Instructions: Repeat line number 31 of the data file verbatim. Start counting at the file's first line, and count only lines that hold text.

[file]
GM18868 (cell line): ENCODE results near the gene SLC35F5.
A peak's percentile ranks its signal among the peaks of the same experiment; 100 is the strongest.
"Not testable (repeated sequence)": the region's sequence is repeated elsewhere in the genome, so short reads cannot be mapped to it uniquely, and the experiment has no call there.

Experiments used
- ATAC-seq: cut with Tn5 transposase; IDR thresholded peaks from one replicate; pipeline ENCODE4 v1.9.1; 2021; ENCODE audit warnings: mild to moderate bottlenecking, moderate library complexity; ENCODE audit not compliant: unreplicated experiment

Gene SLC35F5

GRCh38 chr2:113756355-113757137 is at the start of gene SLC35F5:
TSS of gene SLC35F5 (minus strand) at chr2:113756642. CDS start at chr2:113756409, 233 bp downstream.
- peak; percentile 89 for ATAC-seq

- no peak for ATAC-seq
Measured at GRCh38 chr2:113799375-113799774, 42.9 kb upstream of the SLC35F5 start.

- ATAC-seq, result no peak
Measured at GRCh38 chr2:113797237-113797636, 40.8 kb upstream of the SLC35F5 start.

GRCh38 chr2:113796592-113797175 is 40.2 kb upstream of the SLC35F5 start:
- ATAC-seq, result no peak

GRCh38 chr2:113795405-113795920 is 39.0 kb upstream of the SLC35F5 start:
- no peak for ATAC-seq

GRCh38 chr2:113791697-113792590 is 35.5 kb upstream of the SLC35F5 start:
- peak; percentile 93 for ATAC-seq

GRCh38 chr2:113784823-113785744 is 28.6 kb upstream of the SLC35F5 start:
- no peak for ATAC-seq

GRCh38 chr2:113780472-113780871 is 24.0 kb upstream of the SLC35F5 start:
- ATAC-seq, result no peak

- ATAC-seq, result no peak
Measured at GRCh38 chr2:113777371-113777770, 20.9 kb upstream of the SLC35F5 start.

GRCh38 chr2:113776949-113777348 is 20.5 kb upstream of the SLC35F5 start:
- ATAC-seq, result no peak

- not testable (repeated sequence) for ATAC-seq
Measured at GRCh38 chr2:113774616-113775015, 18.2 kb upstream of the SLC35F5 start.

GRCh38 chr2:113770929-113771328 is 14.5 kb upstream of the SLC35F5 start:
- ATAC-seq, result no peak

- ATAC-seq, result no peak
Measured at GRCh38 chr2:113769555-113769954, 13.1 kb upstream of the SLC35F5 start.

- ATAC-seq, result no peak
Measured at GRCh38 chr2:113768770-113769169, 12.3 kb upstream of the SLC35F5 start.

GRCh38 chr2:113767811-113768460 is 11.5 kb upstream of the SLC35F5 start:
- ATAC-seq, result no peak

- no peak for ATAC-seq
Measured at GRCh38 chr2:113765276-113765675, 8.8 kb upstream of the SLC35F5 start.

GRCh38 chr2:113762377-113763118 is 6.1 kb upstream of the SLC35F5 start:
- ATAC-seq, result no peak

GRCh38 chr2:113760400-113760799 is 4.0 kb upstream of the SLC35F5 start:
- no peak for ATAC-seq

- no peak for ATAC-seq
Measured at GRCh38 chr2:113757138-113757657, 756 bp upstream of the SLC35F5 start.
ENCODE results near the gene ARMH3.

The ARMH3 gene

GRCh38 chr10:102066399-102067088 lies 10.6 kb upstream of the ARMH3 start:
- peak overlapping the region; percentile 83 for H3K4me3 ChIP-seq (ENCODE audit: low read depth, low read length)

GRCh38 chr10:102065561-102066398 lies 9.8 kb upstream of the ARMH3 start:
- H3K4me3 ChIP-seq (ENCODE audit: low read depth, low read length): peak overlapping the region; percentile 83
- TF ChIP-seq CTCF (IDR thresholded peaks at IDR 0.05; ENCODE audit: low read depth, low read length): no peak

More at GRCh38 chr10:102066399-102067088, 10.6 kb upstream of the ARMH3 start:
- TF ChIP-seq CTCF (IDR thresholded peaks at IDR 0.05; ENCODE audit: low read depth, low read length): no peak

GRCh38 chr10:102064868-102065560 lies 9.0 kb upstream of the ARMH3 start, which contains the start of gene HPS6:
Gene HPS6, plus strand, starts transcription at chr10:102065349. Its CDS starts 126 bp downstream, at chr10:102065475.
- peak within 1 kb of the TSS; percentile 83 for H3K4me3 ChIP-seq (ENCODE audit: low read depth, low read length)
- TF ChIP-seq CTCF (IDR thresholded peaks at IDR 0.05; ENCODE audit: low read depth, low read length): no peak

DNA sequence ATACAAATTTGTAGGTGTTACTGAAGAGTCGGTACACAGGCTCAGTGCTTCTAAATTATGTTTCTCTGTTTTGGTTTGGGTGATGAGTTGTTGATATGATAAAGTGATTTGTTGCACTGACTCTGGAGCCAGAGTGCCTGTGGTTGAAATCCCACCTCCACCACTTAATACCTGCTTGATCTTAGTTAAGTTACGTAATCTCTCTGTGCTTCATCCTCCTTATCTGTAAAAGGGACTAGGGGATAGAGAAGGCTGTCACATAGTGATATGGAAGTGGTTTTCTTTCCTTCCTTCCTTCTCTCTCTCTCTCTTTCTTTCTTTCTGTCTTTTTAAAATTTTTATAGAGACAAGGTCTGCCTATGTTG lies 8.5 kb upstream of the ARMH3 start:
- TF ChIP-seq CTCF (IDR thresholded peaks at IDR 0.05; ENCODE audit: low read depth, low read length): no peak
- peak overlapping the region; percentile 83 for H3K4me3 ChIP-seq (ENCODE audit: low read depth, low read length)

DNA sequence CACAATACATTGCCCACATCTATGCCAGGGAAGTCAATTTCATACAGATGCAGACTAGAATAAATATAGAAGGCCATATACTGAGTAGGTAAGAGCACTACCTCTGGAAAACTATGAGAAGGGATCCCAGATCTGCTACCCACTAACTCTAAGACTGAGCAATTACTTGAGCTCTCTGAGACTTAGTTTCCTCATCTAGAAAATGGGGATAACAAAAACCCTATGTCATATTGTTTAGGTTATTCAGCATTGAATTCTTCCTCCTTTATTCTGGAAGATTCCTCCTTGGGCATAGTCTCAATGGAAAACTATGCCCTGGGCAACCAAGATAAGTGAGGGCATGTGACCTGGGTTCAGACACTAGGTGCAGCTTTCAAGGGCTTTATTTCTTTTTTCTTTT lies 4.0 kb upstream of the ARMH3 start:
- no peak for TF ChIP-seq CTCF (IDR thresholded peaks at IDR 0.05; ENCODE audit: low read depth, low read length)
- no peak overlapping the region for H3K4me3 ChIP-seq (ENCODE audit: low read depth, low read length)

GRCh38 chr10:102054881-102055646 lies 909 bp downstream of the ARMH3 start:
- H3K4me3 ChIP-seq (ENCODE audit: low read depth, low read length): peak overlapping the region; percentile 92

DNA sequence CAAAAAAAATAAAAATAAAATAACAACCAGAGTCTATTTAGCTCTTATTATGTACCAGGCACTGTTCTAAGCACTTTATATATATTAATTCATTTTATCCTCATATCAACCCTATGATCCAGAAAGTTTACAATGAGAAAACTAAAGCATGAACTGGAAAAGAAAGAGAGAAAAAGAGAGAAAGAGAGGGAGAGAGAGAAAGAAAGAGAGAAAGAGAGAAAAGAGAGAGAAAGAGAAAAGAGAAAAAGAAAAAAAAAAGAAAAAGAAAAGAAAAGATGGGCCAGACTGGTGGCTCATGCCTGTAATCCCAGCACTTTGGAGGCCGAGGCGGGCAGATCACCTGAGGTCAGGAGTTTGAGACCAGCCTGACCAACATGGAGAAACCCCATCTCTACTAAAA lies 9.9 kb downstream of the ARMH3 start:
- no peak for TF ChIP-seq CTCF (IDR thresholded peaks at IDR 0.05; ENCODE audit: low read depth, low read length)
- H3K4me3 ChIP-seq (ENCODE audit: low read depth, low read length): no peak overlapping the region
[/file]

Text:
- ATAC-seq, result no peak